The internet is now used for almost every major infrastructure system throughout the world. The power grid, water systems, hospitals, and even smart devices like home security systems and baby monitors are now networked together in ways that could make them vulnerable to cyber attacks.
In some ways, the ability to use networks has developed before the ability to protect them. Many smart devices don’t have any protection at all because creators deemed them not worth hacking. Other infrastructures like the power grid are struggling to stay ahead of hackers and relying on outdated technology to keep consumers safe.
The risks of cyber attacks are indeed real. Russia cut power to more than 200,000 in Ukraine in 2015 and 2016, and has been able to hack into part of the U.S. power grid as well (but hasn’t dared to try to take it down so far). A ransomware attack on several hospitals in Great Britain left doctors unable to get test results or track medications given to patients, and vulnerabilities in Microsoft software used on personal computers and business servers alike are constantly being fixed while more crop up an a daily basis.
Clearly, current security protections are not sufficient to prevent attacks. So what can be done to increase safety and security? As cybersecurity professionals work on a small scale to fix vulnerabilities and clean up the aftermath of smaller attacks, software makers may need to change the way they build systems to prevent a wide-scale takedown at some future date.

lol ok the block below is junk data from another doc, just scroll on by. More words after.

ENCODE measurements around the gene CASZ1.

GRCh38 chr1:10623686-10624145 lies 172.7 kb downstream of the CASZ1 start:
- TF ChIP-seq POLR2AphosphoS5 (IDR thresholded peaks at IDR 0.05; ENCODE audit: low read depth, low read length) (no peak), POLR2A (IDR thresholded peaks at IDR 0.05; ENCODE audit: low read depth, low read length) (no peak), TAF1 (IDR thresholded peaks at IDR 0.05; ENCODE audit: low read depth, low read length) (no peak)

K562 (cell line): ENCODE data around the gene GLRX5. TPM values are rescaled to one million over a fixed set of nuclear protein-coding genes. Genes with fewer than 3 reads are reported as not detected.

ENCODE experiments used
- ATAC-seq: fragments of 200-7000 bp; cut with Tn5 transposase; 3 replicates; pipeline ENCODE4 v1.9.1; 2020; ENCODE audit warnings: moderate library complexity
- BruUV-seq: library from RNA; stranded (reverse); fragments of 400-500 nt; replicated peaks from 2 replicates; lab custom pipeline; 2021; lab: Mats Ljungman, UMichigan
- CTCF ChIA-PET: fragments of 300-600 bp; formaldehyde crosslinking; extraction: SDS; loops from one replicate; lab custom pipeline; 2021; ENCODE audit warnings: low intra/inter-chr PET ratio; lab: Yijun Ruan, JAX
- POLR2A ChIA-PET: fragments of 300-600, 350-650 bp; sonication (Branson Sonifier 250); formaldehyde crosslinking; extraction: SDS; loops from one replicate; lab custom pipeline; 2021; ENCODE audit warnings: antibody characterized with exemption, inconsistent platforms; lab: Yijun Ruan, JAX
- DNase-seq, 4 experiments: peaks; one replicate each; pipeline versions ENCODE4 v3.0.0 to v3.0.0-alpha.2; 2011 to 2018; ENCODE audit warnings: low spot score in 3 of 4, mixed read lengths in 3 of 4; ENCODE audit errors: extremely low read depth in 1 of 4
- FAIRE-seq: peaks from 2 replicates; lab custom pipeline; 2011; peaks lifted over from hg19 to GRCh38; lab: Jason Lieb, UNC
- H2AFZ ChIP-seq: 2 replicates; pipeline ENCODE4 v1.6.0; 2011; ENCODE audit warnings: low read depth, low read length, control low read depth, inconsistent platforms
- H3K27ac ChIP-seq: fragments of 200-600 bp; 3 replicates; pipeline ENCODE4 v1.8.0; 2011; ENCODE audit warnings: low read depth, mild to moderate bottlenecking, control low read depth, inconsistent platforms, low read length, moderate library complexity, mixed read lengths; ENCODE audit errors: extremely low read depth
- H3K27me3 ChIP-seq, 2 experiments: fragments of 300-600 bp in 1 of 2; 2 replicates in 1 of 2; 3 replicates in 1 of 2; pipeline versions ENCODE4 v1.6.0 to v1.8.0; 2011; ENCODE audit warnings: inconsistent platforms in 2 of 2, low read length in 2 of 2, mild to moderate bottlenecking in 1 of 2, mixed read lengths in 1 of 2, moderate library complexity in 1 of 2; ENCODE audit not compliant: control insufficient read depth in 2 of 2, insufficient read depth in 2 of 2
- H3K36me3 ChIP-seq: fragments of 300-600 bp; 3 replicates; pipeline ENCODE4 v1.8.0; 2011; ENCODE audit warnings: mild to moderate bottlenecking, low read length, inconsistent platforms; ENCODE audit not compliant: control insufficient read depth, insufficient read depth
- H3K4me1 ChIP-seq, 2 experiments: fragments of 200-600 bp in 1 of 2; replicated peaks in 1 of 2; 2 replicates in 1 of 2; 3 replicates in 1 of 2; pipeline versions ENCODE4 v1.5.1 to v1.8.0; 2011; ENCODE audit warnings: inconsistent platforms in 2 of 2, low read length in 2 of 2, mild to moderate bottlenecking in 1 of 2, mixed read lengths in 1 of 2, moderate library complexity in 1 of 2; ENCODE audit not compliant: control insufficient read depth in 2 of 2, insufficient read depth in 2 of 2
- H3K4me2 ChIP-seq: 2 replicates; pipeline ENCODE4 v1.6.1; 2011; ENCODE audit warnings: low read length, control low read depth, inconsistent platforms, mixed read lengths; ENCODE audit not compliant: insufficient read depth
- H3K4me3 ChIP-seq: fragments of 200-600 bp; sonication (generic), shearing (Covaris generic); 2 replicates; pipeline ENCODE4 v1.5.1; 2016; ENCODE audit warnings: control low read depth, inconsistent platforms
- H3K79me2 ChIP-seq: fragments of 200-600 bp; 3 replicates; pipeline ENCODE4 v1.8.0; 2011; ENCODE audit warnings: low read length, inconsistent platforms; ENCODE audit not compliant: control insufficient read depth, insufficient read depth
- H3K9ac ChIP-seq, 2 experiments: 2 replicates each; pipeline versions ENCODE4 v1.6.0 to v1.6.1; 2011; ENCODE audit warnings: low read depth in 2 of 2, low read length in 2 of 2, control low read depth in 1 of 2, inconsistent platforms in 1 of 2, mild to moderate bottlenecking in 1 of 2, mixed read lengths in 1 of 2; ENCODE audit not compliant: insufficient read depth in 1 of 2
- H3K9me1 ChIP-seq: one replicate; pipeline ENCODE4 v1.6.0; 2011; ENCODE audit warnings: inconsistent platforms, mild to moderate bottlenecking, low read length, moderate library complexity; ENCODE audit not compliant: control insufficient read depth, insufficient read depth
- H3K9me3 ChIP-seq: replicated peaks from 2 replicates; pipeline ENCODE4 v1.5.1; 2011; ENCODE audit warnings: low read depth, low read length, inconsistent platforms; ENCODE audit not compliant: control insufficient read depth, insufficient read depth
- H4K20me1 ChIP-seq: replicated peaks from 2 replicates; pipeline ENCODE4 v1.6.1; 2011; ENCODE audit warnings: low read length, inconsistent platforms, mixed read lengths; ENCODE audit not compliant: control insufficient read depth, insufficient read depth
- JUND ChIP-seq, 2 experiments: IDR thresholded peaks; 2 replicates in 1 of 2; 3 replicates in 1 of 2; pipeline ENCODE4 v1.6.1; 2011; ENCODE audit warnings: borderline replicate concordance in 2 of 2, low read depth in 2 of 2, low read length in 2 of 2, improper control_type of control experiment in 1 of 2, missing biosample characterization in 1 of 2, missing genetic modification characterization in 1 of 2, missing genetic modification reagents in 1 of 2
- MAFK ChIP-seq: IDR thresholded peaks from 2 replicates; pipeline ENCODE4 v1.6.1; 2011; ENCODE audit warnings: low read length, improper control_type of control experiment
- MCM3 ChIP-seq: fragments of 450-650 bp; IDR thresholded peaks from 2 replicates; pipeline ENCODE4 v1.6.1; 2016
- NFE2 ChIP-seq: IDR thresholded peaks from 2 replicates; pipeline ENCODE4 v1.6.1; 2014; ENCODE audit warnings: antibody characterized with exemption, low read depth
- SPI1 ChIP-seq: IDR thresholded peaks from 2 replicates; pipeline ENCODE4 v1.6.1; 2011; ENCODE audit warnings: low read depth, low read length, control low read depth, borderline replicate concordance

Building Safer Systems Requires Cybersecurity Help
Why is Microsoft is constantly fixing vulnerabilities while other software makers like Apple and Google have far fewer successful cyber attacks to deal with? It starts with the way the software was initially created. Both Apple’s iOS and Google’s Chromebooks were designed with security in mind right from the beginning, so hackers have a much harder time getting in past their superior security protocols.
And the truth is, Microsoft’s current software, like Windows 10, is much more secure than the company’s older software, because newer information and methods have been used. But many users—including those hacked hospitals in Great Britain—are still using the older, more vulnerable software like Windows XP, which isn’t even supported by Microsoft anymore. Supporting and updating older software may be another step companies could take to protect infrastructure. Short of that, offering free upgrades for vulnerable software could provide similar protections.
Cybersecurity professionals can find workarounds and kill switches to stop some cyber attacks (the Great Britain hospital attack had a kill switch that was found to disable the attack). They can spot many vulnerabilities before they are used to create breaches or steal data. They can also help to develop new software that is less vulnerable to attack.
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